Want to learn more about how and why different kinds of might work better for you? Check out the adyn blog, and learn more about The Birth Control Test.

  1. Gettu, Nikita, and Abdolreza Saadabadi. “Aripiprazole.” StatPearls [Internet]. StatPearls Publishing, 2023.
  2. Lee, Elliott Kyung, Naomi Spitale, and Rebecca Robillard. “Aripiprazole, a Novel Option in the Management of Restless Legs Syndrome (RLS) Patients with Augmentation and/or Severe RLS Symptoms: A Report of 4 Cases.” Nature and Science of Sleep (2023): 779-784.
  3. Bakker, Mette H., et al. “Effectiveness of low-dose amitriptyline and mirtazapine for insomnia disorder: study protocol of a randomised, double-blind, placebo-controlled trial in general practice (the DREAMING study).” BMJ Open 11.9 (2021): e047142.
  4. Wittich, Christopher M., Christopher M. Burkle, and William L. Lanier. “Ten common questions (and their answers) about off-label drug use.” Mayo Clinic Proceedings 87.10 (2012).
  5. Dayal, Molina, and Kurt T. Barnhart. “Noncontraceptive benefits and therapeutic uses of the oral contraceptive pill.” Seminars in Reproductive Medicine 19,4 (2001).
  6. Fang, Hong, et al. “FDA drug labeling: rich resources to facilitate precision medicine, drug safety, and regulatory science.” Drug Discovery Today 21.10 (2016): 1566-1570.
  7. Gazarian, Madlen, et al. “Off‐label use of medicines: consensus recommendations for evaluating appropriateness.” Medical Journal of Australia 185.10 (2006): 544-548.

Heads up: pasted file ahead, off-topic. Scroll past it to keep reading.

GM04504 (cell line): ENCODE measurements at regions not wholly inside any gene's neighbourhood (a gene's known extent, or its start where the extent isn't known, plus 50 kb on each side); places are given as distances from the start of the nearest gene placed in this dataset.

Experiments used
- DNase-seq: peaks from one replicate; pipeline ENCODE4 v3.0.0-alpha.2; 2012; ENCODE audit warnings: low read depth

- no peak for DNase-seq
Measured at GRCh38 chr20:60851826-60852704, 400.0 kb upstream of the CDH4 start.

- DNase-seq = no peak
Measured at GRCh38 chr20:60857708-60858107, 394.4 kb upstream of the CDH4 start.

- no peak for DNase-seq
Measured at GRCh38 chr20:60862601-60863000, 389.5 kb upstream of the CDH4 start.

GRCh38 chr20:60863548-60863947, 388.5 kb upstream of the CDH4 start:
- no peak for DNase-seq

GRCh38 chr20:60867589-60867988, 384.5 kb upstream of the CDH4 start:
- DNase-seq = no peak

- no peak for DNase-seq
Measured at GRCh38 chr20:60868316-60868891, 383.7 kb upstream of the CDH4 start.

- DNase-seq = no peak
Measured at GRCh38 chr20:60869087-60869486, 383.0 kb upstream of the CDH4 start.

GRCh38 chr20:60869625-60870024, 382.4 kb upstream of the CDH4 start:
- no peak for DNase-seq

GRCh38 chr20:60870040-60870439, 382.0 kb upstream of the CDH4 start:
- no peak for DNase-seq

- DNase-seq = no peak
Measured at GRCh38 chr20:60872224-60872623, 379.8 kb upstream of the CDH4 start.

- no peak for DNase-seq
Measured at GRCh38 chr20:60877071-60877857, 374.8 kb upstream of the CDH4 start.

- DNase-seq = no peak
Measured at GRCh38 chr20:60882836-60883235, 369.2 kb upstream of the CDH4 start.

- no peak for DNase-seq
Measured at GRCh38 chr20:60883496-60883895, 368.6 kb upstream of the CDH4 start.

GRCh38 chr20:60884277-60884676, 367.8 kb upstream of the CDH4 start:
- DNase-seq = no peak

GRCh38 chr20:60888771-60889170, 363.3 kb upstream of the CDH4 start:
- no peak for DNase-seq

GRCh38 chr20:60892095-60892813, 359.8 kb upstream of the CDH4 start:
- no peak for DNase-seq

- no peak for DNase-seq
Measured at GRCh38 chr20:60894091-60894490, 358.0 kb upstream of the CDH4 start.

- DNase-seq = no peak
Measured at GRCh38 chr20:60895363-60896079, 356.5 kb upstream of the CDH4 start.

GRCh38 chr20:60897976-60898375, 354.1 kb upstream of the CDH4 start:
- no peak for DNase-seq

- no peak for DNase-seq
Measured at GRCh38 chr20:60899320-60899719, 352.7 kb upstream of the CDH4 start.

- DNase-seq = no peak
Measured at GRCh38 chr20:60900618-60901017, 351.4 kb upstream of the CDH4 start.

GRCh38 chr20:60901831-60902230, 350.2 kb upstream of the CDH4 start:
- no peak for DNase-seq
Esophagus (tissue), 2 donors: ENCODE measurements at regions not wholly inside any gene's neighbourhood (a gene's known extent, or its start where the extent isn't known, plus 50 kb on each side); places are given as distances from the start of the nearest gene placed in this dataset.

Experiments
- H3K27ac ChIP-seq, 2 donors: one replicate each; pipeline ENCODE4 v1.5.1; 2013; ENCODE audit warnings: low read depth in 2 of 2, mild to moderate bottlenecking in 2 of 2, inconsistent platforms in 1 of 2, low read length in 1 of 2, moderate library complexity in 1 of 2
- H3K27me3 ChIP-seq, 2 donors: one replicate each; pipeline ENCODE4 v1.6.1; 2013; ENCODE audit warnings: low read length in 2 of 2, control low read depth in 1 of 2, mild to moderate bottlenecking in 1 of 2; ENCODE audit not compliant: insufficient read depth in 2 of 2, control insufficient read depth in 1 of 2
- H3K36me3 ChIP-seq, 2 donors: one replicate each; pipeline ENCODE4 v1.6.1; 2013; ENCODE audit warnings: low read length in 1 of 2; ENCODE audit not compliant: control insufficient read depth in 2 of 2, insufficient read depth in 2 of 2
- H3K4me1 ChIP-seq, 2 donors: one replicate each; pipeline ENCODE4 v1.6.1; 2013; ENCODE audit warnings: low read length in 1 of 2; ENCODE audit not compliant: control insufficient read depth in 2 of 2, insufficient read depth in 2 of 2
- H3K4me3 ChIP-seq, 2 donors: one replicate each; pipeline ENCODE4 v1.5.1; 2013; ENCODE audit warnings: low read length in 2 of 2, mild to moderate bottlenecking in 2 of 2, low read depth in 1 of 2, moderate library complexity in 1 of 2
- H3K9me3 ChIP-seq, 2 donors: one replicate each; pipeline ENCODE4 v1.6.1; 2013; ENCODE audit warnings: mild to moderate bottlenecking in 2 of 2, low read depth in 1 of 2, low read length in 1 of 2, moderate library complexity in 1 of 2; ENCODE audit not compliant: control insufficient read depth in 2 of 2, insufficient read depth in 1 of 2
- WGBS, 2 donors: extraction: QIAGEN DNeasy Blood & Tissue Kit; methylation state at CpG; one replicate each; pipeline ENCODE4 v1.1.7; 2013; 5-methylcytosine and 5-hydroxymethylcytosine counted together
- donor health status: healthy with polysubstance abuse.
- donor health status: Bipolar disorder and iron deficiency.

8. Van Norman, Gail A. “Off-Label Use vs Off-Label Marketing of Drugs: Part 1: Off-Label Use—Patient Harms and Prescriber Responsibilities.” Basic to Translational Science 8.2 (2023): 224-233.
  9. FDA. “Highlights of Prescribing Information: YAZ (drospirenone/ethinyl estradiol) tablets, for oral use.” AccessData.FDA.gov (2012 Apr).
  10. Daily Med. “LABEL: GIANVI- drospirenone and ethinyl estradiol kit.DailyMed.NLM.NIH.gov (2010 Jul 11).
  11. Brower, Amanda. “Is there a better way to guide payers on off-label coverage? Biotechnology Healthcare 5.2 (2008): 9.
  12. O’Neil, Patrick M., et al. “Efficacy and safety of semaglutide compared with liraglutide and placebo for weight loss in patients with obesity: a randomised, double-blind, placebo and active controlled, dose-ranging, phase 2 trial.” The Lancet 392.10148 (2018): 637-649.
  13. FDA. “FDA Approves New Drug Treatment for Chronic Weight Management, First Since 2014.” FDA.gov (2021 Jun 4).
  14. Donald Dobson versus Secretary of Health and Human Services, United States Court of Appeals, 11th Cir. No. 20-11996 (2022 Feb 11).